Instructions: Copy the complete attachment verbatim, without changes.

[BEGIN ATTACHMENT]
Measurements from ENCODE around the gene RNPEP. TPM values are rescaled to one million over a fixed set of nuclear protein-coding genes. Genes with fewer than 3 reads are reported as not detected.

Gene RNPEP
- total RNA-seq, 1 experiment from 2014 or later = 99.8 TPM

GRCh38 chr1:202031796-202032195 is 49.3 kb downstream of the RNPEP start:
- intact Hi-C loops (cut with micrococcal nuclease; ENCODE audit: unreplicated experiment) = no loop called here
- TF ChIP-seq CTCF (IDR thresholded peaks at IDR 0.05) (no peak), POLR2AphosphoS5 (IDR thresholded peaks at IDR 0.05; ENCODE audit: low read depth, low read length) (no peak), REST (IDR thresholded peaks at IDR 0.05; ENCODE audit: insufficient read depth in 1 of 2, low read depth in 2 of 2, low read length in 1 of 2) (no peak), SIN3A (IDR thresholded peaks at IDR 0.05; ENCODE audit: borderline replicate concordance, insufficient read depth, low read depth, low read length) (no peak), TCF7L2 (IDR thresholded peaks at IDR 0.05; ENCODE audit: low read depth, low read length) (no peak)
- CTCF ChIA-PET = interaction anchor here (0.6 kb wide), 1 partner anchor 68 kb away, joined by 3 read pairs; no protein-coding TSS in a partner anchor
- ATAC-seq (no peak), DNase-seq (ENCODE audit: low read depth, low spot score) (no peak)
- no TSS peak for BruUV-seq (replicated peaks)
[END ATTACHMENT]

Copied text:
Measurements from ENCODE around the gene RNPEP. TPM values are rescaled to one million over a fixed set of nuclear protein-coding genes. Genes with fewer than 3 reads are reported as not detected.

Gene RNPEP
- total RNA-seq, 1 experiment from 2014 or later = 99.8 TPM

GRCh38 chr1:202031796-202032195 is 49.3 kb downstream of the RNPEP start:
- intact Hi-C loops (cut with micrococcal nuclease; ENCODE audit: unreplicated experiment) = no loop called here
- TF ChIP-seq CTCF (IDR thresholded peaks at IDR 0.05) (no peak), POLR2AphosphoS5 (IDR thresholded peaks at IDR 0.05; ENCODE audit: low read depth, low read length) (no peak), REST (IDR thresholded peaks at IDR 0.05; ENCODE audit: insufficient read depth in 1 of 2, low read depth in 2 of 2, low read length in 1 of 2) (no peak), SIN3A (IDR thresholded peaks at IDR 0.05; ENCODE audit: borderline replicate concordance, insufficient read depth, low read depth, low read length) (no peak), TCF7L2 (IDR thresholded peaks at IDR 0.05; ENCODE audit: low read depth, low read length) (no peak)
- CTCF ChIA-PET = interaction anchor here (0.6 kb wide), 1 partner anchor 68 kb away, joined by 3 read pairs; no protein-coding TSS in a partner anchor
- ATAC-seq (no peak), DNase-seq (ENCODE audit: low read depth, low spot score) (no peak)
- no TSS peak for BruUV-seq (replicated peaks)